For many of us, the video above will be the kind of thing that springs to mind when we think of Virtual Reality.
But the concept, once the stuff of ’90s science fiction, now sits at the cutting edge of consumer electronics.
And next month, the Vancouver Convention Centre will be at the centre of the emerging industry, as it hosts tech experts and vendors with the hottest gear and games.
Organizer Robyn Gummer says Consumer Virtual Reality will be the first conference and expo of its kind in the world – bringing the public together with industry leaders.
She says Vancouver’s well established gaming industry and growing tech sector make the event a natural fit.
And she says it’s a chance to cement the city as a leader in the field; her company Archiact Interactive is already one of the largest VR firms in North America, employing 50 people.
“There’s several other companies who are fully dedicated to VR in Vancouver, and some others have smaller VR teams. It really is emerging to be a significant industry in Vancouver.”
Poised for growth
Gummer says interactive games played with high tech goggles like the Oculus Rift tend to get most of the attention when it comes to VR, but she says the market is poised to explode as industries explore its wider potential.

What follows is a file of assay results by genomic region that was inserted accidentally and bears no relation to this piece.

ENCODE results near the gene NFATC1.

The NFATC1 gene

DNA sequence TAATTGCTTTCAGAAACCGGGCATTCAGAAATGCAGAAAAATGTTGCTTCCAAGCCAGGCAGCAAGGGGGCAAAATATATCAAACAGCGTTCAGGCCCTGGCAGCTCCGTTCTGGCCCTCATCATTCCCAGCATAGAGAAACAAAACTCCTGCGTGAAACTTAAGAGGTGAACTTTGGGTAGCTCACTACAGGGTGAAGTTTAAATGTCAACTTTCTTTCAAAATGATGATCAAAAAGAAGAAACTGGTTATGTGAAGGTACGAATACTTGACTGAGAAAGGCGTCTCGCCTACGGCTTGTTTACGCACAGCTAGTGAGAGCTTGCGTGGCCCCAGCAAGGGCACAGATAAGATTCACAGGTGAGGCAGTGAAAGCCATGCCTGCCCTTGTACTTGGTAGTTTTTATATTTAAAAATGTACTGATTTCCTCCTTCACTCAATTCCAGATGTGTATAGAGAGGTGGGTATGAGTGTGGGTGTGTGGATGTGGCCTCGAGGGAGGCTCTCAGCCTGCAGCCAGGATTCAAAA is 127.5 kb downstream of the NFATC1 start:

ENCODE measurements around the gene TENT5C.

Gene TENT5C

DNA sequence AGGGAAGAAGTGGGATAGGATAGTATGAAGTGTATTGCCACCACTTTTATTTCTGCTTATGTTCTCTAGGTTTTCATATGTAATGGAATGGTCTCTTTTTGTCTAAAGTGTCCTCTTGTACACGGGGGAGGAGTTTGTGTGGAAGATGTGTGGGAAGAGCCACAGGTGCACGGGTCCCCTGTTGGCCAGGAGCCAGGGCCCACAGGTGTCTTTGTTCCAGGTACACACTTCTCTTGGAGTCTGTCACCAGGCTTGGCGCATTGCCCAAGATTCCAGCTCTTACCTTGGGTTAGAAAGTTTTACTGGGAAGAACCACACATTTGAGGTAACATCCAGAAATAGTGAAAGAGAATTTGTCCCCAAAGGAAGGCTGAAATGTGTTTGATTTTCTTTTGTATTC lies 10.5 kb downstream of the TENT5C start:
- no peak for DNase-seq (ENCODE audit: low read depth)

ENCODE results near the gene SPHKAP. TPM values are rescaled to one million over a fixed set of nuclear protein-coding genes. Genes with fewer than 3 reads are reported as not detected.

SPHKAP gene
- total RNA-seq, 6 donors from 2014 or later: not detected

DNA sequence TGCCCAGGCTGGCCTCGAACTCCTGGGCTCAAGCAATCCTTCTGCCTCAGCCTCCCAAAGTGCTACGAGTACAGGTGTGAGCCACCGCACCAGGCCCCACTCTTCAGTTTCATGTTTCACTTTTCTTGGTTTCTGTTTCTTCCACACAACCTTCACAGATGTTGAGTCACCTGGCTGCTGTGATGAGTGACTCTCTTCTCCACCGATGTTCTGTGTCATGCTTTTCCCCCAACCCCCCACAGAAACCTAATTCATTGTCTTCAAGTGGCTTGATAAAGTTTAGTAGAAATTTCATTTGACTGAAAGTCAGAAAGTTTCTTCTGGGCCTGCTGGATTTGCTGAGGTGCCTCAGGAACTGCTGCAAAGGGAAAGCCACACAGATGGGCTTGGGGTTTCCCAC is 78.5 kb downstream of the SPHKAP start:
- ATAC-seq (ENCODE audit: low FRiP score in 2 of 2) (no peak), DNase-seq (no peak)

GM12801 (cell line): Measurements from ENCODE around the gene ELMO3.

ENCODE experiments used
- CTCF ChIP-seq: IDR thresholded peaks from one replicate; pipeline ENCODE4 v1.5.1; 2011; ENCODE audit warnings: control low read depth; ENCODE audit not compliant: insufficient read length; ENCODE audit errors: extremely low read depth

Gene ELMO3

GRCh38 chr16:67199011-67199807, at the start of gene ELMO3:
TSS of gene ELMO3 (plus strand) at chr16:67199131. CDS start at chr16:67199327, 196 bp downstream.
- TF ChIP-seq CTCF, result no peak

“Gaming is really just the starting point. Virtual reality is applicable in almost any industry. The most common applications right now in medical training, flying simulation, for architecture you can do virtual walkthroughs of buildings, so the applications are honestly endless.”
Fun and games
But Gummer says it’s not all business. The show floor will be packed with interactive games and demos, and a chance to try equipment not yet on the market.
“A lot of the actual VR hardware that’s going to be at CVR is not actually available for consumers yet. So that’s a really exciting thing we’re able to provide.”
“There’s the Samsung Gear VR, Oculus Rift, we’ll have HTC Vive which is something a little harder to get your hands on, and some other VR Arcade demo units which are currently consumer available. Obviously there will be Google Cardboard, and some companies who just want to get their prototypes tested.”
Tickets for the May 14th event range in price from $50-$150 depending on whether you’re a student and how much access you want, and Gummer says she expects them to sell out.
She says she’s hoping the event becomes an annual fixture in the city.